NHS workers hit the streets of the UK to demand better pay

NHS WORKERS who fought on the frontline against coronavirus have taken to the streets of Britain today to demand better pay.

Nurses and other medical staff are asking for a 15% rise in wages to reflect their contributions during the pandemic.

Hundreds of campaigners took to the streets of London, Bristol, Manchester and Brighton carrying placards reading "stop clapping, start paying" and "priceless yet penniless".

Others were dressed in scrubs adorned with fake blood, and carried signs saying "blood on their hands" in reference to the health workers who died without PPE.

Londoners held a two-minute silence to mark the 640 NHS workers who lost their lives during the pandemic.

The protest comes after nurses were excluded from the wage increase for around 900,000 public sector workers announced in July, as they are in the final year of a three-year agreement.

Alia Butt, 33, an NHS psychotherapist in Essex and chair of Nurses Staff Voices, said: "We have simply had enough.

"The money is there. They are simply just not providing it to NHS staff.

"It turns out that the only way to ensure the NHS is able to continue to function is by the sheer force of organising."

Jordan Rivera, 43, an occupational therapist in Hackney, east London, said: "Working that hard when you are already exhausted from fighting the pandemic is an outrage.

"How can we be expected to work through a second wave when we are physically and emotionally exhausted and on top of that, we are worried about paying our bills?"

Demonstrators began chanted "Boris Johnson hear us shout, pay us properly or get out" as they marched through the streets of central London.

Rachel Harrison, national officer for the GMB union, said: "Loyal and dedicated NHS workers have been let down in the three-year NHS pay deal – which GMB union opposed.

"Their pay, terms and conditions have been driven down for years.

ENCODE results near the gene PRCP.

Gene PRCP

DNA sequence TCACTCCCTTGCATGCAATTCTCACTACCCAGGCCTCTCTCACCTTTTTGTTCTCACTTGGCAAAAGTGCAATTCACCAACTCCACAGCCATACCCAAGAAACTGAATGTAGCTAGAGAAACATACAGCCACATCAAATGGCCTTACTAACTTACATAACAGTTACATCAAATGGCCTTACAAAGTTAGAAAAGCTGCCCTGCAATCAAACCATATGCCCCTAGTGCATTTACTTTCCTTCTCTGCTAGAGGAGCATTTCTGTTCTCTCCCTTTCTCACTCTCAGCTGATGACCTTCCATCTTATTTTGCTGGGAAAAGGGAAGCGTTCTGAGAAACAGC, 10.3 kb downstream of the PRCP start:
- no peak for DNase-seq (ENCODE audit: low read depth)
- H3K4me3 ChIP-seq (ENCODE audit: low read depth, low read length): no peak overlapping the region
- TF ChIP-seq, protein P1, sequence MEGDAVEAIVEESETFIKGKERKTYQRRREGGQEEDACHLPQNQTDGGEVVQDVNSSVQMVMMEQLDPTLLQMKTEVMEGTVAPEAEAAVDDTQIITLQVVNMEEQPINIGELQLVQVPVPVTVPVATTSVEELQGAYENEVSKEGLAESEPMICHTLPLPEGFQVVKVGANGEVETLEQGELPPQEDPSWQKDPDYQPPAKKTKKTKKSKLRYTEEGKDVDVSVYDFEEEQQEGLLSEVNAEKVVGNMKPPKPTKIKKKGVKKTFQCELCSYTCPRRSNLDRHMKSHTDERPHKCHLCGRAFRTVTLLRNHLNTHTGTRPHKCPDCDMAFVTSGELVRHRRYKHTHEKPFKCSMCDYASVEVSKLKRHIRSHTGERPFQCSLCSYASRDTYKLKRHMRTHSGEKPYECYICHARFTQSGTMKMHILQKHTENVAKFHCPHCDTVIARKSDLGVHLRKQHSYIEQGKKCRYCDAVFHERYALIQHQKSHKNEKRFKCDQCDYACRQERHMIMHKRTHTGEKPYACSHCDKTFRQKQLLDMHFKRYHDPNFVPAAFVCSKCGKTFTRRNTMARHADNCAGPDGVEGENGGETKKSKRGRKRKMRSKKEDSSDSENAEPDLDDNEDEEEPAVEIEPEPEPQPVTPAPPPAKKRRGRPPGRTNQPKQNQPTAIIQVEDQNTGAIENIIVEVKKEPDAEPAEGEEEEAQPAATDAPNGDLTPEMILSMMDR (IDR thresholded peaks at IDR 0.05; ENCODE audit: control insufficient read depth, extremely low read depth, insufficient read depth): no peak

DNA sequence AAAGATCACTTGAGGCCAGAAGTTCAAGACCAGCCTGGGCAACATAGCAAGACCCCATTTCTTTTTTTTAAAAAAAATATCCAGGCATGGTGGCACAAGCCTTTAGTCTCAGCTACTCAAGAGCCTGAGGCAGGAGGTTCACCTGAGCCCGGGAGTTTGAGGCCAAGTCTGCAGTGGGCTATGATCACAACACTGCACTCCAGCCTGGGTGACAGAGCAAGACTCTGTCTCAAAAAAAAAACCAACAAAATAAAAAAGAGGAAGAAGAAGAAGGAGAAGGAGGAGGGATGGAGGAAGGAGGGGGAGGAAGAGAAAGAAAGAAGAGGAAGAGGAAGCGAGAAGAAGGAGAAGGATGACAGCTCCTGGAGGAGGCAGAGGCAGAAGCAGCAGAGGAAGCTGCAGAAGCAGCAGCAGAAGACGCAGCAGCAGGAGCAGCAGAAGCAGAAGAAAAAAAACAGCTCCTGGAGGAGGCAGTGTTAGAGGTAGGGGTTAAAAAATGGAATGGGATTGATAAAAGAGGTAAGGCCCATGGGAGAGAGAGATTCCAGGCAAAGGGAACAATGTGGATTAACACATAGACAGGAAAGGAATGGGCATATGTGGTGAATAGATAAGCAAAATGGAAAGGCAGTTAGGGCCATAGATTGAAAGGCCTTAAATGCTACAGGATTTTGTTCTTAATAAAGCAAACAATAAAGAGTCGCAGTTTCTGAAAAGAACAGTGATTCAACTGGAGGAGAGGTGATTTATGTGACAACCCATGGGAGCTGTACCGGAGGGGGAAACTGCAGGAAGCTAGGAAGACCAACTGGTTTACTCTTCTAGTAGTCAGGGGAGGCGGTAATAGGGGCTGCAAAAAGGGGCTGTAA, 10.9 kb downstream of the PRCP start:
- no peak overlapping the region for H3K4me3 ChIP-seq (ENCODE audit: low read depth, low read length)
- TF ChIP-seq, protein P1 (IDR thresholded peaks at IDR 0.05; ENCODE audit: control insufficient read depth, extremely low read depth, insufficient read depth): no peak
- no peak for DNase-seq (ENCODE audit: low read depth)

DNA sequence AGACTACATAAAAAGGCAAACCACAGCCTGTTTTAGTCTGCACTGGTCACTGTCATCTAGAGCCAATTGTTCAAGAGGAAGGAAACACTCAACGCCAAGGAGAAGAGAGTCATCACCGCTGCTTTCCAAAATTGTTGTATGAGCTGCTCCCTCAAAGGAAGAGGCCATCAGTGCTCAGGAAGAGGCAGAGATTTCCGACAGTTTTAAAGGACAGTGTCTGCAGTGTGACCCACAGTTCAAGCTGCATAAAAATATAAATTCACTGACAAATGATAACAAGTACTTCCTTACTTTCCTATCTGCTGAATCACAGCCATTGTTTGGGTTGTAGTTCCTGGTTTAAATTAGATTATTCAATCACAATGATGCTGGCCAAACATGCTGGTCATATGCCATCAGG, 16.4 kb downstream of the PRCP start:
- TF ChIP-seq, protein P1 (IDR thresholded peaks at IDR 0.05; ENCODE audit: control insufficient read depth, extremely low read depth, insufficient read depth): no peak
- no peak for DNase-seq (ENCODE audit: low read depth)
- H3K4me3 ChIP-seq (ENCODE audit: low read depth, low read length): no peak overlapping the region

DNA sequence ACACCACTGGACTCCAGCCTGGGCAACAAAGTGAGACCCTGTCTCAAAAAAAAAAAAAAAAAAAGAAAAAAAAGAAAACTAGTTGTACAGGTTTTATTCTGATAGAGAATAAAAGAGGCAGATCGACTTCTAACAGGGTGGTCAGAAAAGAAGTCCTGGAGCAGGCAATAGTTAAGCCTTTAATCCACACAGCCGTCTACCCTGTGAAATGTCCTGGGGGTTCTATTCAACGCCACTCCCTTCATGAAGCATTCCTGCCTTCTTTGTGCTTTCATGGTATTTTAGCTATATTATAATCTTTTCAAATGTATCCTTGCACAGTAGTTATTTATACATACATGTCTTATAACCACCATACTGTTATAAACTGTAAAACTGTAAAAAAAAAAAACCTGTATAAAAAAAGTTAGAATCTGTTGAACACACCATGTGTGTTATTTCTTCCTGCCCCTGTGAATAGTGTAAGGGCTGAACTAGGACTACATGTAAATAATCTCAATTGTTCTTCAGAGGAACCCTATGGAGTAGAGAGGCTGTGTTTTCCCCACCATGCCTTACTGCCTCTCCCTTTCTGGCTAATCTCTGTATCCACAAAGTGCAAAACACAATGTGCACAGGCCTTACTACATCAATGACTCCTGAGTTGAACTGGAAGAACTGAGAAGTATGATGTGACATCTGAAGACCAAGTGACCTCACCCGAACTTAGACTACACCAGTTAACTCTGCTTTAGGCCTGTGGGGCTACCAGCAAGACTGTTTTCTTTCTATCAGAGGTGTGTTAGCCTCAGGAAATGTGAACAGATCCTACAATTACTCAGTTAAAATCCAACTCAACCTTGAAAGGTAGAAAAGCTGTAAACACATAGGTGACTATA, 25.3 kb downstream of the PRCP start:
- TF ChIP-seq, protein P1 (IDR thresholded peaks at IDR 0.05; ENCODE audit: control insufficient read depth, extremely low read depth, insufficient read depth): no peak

"Many staff have worked throughout the coronavirus pandemic and now their efforts need to be recognised with a pay award that reflects their commitment and the real-terms losses they have suffered during a decade of austerity."

Union Unite said NHS workers should receive a pay rise of 15% or £3,000 – whichever is greater.

They said this would "restore the pay that NHS workers have lost in the decade of austerity since 2010".

Former Labour leader Jeremy Corbyn sent his support to his support to the protests.

He said: "NHS staff are absolutely brilliant but have suffered a pay freeze, under-funding and under-staffing.

"Yet when the coronavirus crisis comes along, they are all there working hours and hours more than they were paid to do – care workers doing exactly the same.

"Now is the time to pay them properly and secure jobs for the future in the NHS."

A Department of Health and Social Care spokesman said it is "grateful" for the "hard worker and dedication" shown by staff.

They said: "NHS staff are currently benefiting from the final year of a three-year pay deal, which has delivered year-on-year pay increases, such as increasing the starting salary for a newly qualified nurse by 12% by 2021.

"The independent NHS pay review body makes recommendations to government on pay increases for NHS staff, including nurses, and we will consider their advice when we receive it, while continuing to listen to our valued staff and the trade unions to ensure everyone is rewarded fairly."

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